Sending Packages And Post Cards From Japan (A How-To Guide)

If you’re visiting Japan for an extended period of time, you’re most likely planning to send mementos and postcards back to your family and friends. Sending souvenirs by mail could also help you pack much less in your suitcase when you make your way home. 

Knowing how to properly send packages and postcards from Japan to other countries is essential to ensure nothing gets lost in transit, and to make sure you don’t get your mail returned. 

Special Postcards

Heading to a Japanese post office, especially if you are visiting a major city in Japan, offers you a unique opportunity to find one-of-a-kind postcards that are artistic and unique. You won’t be able to find postcards like this anywhere else in Japan. 

These are worth picking up as mementos on their own, but they also allow you to send someone a beautiful postcard that they will cherish.

Many of them have designs inspired by what the region or city is famous for, as well as illustrations of Japanese food.

How To Fill Out The Envelope Or Postcard

You do not have to learn how to write in Japanese in order to send a postcard or package. If you write the address you’re sending in English, Japan Post will be able to send it to the right place with no issues. 

You just want to ensure that you write “to:” beside the country you are sending it to along with the address to ensure it gets routed to the right location. You also want to write “air mail” in the bottom right corner of the postcard or package.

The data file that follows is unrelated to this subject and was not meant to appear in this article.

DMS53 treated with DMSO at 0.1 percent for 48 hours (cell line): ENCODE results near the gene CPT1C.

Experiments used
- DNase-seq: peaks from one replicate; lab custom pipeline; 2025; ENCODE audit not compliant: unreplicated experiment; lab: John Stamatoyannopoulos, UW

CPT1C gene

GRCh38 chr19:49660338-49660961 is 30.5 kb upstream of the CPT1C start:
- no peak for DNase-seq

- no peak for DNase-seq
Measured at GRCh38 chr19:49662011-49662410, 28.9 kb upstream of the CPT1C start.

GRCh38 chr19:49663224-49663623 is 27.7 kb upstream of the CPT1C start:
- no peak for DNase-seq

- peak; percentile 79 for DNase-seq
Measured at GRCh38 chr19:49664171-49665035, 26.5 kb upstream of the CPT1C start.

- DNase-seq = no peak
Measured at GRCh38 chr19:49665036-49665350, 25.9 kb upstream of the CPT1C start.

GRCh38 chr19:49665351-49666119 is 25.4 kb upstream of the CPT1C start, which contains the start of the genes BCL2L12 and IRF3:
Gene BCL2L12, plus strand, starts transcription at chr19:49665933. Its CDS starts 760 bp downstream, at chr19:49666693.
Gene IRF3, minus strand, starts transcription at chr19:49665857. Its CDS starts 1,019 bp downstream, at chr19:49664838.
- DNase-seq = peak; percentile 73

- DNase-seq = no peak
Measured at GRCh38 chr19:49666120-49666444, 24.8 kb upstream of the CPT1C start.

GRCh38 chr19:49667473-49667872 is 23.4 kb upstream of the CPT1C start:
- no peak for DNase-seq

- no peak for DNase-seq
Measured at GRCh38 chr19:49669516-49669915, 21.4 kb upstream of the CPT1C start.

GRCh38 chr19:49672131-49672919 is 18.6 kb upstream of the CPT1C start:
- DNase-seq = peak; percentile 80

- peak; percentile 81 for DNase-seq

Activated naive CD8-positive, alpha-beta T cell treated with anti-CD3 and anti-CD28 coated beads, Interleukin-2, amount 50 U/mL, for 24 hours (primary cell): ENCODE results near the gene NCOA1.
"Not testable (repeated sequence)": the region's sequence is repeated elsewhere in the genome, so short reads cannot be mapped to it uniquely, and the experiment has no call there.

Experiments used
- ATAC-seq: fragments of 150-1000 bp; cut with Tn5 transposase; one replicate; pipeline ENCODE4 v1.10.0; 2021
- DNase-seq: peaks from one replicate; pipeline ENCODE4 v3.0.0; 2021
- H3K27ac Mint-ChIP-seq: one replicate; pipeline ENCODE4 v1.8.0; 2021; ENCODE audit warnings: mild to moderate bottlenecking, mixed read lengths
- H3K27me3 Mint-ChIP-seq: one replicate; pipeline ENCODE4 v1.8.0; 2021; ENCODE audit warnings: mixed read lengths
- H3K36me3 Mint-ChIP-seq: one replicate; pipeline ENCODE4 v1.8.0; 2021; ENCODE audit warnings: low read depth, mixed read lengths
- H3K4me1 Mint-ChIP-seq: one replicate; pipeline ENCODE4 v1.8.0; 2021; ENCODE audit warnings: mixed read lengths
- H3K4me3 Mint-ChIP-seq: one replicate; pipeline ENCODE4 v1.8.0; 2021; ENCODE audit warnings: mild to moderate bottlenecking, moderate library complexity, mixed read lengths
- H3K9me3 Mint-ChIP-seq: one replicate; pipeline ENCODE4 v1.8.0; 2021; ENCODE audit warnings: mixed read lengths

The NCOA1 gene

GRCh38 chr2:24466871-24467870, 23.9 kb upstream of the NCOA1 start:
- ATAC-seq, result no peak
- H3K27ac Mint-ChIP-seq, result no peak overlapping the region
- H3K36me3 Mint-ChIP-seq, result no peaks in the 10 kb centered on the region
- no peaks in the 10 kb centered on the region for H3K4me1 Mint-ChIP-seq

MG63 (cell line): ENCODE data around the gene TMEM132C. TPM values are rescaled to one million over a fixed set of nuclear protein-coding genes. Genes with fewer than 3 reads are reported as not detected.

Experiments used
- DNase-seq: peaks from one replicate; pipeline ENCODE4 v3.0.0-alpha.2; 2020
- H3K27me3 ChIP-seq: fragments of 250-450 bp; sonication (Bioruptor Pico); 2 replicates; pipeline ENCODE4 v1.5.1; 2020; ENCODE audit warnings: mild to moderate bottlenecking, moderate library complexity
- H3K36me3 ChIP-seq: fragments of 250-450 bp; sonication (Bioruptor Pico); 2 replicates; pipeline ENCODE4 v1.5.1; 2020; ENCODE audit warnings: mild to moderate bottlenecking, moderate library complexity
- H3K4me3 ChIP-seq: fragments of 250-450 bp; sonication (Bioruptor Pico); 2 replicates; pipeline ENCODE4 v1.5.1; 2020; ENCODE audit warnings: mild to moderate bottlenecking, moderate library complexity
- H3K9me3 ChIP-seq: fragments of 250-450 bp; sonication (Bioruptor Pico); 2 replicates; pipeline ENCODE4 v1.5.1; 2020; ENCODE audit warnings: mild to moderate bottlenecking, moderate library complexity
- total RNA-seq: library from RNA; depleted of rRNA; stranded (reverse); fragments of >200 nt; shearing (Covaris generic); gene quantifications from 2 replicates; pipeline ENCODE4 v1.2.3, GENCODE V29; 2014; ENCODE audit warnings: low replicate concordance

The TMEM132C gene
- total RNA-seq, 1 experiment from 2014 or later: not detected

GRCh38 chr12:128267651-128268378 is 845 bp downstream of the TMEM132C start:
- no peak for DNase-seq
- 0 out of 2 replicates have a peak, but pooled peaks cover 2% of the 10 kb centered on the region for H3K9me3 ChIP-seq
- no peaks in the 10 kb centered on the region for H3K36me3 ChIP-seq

Where To Purchase Stamps

If you’re sending a postcard, you, of course, will have to purchase stamps. It would be wise to bring the postcards you are mailing out with you when purchasing stamps, in the rare event that you might have to buy a special stamp or multiple stamps to send the specific card out. 

It is pretty easy to find stamps in all the typical places you would find them in any other country. This includes post offices, convenience, and corner stores, as well as souvenir shops. A stamp is called kitte in Japanese. 

You also want to let the store attendant know which country you are sending your postcard to, as where you are shipping it to will determine what kind of stamp you have to purchase and how much it will cost.

Thankfully, stamps are relatively affordable in Japan. 

Japanese Mailboxes

Japanese mailboxes are unique in design, as they have two separate slots that you can place mail in. One of those slots is designated specifically for postcards.

You will easily be able to distinguish between the two slots, like the one for postcards is much smaller than the one for other types of mail. 

If you accidentally put your mail into the wrong slot, rest assured it will not get returned. The post office will make sure your postcard gets to the right place. 

Where Can You Find Japanese Mailboxes?

If you are able to reach a post office but don’t want to wait in line, since you already have your postcards ready to mail, there are mailboxes outside that you can easily slip your postcard into. 

You can also send your postcards out of some convenience stores. You can bring your postcard there and they will send it out for you. However, they cannot answer any complicated questions about sending mail internationally. 

There are also a couple of airports, including the Haneda and Narita airports, that have mailboxes suitable for sending out postcards. They are close to the entrance of the airport, so you will have to make sure you seek them out before you hit security because it’ll be hard to get back to this area. 

The Post Office In Japan

When you want to mail something out of the post office in Japan, you will most likely have to wait in line. They have a numbered system set up to keep things organized and running smoothly.